Ernest is a hard restaurant to categorize. Unless “Everything Is Phenomenal” counts as a category, the closest point of comparison is Rich Table (which tracks, since the chef/owner of Ernest was their head chef for five years). But trying to put Ernest firmly in one box doesn’t really matter—what matters is that each dish that hits your table is more playful and unexpected than the next. Coming here is a little like eating at Rich Table’s younger, sexier cousin. And it’s also one of the most exciting places to have dinner in SF.
Let’s start with the menu. The dishes are seasonal and subject to change depending on what’s good at the market. There are clear Asian influences throughout, which you’ll see in the carbonara-esque lo mein, or the aged beef and bone marrow dumplings. There’s also a raw bar section, which is incredible, and covers everything from oysters and clams to Kaluga caviar with tater tots and crème fraîche. Narrowing down what to order can be daunting, because everything looks and sounds so damn good. You might give yourself whiplash watching plump Parker House rolls or perfect uni spoons getting whisked across the dining room. And you’ll probably do a double-take when you see the beef tartare topped with glistening, bright orange ikura pass by in all its shiny glory.
You can order a la carte, or if you’d rather leave the decision-making in the hands of the kitchen, go big with the $95 chef’s pick menu. It’s a 10-ish course meal with super generous portions and some special off-menu items, and you absolutely will need to be rolled home afterward. Each course is portioned out depending on the size of your table so you can share every dish family-style.
But the food isn’t the only reason to come here. Sitting in the dining room at Ernest feels like getting an invitation to the coolest supper club in the city. The restaurant is located on an industrial corner in the Mission, in a nondescript building that’s easy to miss if you’re not looking closely. But once you step inside, you’re greeted by a bright two-level space, a bustling open kitchen, and a wall full of miniature maneki neko cats lined up like soldiers, waving their tiny little robotic paws at the diners below. (They’re cute, but at Ernest, where ownership is white, the cats feel mildly tokenizing.) Cats aside, though, service is attentive without being overbearing or too formal—there are no white tablecloths or stuffy energies here. Just a lively buzz in the air that’s relaxed and fun, like your best friend’s housewarming party, or a cool wedding reception with unusually great food.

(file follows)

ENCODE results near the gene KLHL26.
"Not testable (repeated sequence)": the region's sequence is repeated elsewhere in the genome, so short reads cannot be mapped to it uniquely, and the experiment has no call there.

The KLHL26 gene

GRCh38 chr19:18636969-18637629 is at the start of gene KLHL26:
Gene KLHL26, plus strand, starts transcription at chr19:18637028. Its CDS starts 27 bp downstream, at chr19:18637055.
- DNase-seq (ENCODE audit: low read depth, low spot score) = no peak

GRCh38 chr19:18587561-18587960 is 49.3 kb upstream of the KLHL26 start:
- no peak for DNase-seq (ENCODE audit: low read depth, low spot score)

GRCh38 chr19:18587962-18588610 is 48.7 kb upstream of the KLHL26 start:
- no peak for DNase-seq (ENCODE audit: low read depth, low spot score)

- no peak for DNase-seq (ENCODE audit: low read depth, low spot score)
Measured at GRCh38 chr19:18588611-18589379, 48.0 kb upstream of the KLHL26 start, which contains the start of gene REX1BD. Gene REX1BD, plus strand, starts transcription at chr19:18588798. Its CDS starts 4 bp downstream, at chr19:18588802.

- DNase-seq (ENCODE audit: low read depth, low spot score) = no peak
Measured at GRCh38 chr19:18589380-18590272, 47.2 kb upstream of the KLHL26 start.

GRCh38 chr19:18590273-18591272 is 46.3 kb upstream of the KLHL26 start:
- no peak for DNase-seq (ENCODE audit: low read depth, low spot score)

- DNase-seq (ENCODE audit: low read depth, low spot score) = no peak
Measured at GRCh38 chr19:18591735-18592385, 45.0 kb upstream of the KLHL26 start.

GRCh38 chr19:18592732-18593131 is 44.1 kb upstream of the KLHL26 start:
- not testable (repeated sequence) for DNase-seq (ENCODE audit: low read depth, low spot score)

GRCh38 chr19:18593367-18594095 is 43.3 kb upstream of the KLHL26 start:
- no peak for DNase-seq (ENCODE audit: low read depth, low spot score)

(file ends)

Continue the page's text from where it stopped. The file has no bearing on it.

It won’t matter if you’re coming to Ernest for a big anniversary date with a reservation you made a month out, or if you decide to walk up to the bar on a random weeknight and treat yourself to some oysters and a glass of natural wine. Whatever the case, prepare to be treated to a dinner that’ll surprise you in the best possible ways—and make you find a reason to return before you’ve even finished.
Layers of perfect sushi rice, beef tartare, and ikura are neatly stacked and served alongside some nori, so you can make handrolls. It’s textured, flavorful, and almost too stunning to eat. Don’t be surprised if you hear a chorus of angels singing after your first bite.
Hokkaido Uni Spoon
Sure, shelling out $19 for a single bite of food isn’t exactly on our checklist of financially responsible habits. But if you’re a fan of uni, this bite is worth the splurge. The spoon has little pieces of jamón serrano underneath the quail egg-glazed uni, and throwing it back instantly creates a fireworks display of salty, creamy, and briny flavors on your tongue.
Parker House Rolls
Plump, golden-brown, and still warm from the oven. If the Ernest menu was a high school, these rolls would sit with the cool kids.
Aged Beef & Bone Marrow Dumplings
Good and very rich, but not a must-order.
This dish is decadent with a capital D. The chewy lo mein noodles are drenched in uni butter (with the gentlest hint of uni), bacon bits, and Jidori egg yolk. You must have this on your table.
One of the heartier entrées on the menu, the pork tonkatsu comes topped with green goddess dressing, chunks of juicy heirloom tomatoes, and a heap of fresh herbs. The tonkatsu is surprisingly light for having been fried, and it’s delicious.
Life-changing. Soul-curing. Epiphany-inducing. There aren’t enough dramatic hyphenated phrases in the dictionary to describe our love for this creamy dessert. A tall swirl of hazelnut and vanilla soft serve arrives covered in a crunchy hazelnut praline sauce, then chocolate magic shell is poured over it all, tableside. Get this.